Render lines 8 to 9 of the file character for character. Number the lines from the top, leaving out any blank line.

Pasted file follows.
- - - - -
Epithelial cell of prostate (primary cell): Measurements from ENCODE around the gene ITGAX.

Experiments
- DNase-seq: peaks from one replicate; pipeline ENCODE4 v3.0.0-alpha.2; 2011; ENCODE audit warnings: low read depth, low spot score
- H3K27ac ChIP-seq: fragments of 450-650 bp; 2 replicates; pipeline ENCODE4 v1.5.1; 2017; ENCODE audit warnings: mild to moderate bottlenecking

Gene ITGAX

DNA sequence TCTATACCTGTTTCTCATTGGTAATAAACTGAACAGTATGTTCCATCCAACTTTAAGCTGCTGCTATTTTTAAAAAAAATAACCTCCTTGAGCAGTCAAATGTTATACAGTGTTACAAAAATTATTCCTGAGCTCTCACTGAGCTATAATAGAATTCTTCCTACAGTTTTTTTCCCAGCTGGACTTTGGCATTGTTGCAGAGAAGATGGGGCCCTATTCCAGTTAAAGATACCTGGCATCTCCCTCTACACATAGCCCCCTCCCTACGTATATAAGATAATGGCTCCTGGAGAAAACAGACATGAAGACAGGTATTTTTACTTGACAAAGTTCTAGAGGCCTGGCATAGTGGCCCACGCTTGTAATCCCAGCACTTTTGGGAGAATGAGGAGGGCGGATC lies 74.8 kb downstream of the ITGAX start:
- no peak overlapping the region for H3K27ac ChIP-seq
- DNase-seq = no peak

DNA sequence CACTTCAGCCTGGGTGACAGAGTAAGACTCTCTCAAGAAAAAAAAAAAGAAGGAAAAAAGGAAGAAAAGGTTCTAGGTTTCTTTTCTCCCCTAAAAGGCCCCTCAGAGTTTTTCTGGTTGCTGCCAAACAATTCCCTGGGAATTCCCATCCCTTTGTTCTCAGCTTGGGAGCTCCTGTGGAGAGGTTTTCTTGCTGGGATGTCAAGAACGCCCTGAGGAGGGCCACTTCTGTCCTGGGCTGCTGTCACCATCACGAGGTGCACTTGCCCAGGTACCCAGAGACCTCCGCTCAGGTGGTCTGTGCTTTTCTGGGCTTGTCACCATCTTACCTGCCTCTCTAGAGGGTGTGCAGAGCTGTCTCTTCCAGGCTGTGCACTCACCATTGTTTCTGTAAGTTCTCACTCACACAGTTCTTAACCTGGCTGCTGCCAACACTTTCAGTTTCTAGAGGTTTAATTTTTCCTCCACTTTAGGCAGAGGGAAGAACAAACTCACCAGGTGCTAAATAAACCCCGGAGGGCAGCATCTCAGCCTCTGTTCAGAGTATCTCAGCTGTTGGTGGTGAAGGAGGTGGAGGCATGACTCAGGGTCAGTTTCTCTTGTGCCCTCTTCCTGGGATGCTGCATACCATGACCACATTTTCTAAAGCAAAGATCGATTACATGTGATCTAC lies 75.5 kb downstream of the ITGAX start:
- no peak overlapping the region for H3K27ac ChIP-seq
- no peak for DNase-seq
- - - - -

- DNase-seq = no peak

DNA sequence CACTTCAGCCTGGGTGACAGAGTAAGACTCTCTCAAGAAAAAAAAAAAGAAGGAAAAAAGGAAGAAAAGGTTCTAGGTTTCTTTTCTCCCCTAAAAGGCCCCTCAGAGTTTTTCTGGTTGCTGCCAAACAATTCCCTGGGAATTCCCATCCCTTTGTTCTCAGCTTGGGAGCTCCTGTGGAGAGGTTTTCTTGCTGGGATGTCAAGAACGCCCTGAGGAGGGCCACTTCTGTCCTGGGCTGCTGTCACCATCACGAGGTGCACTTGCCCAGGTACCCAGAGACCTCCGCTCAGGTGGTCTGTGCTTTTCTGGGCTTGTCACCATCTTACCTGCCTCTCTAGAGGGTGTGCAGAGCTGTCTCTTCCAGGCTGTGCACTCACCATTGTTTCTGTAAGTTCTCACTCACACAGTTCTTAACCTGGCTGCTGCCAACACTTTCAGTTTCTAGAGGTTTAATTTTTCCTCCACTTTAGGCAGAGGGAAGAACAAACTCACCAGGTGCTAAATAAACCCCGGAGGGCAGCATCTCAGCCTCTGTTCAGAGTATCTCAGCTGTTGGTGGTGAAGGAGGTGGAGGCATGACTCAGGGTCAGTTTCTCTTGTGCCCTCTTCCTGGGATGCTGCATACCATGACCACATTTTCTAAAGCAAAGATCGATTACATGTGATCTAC lies 75.5 kb downstream of the ITGAX start: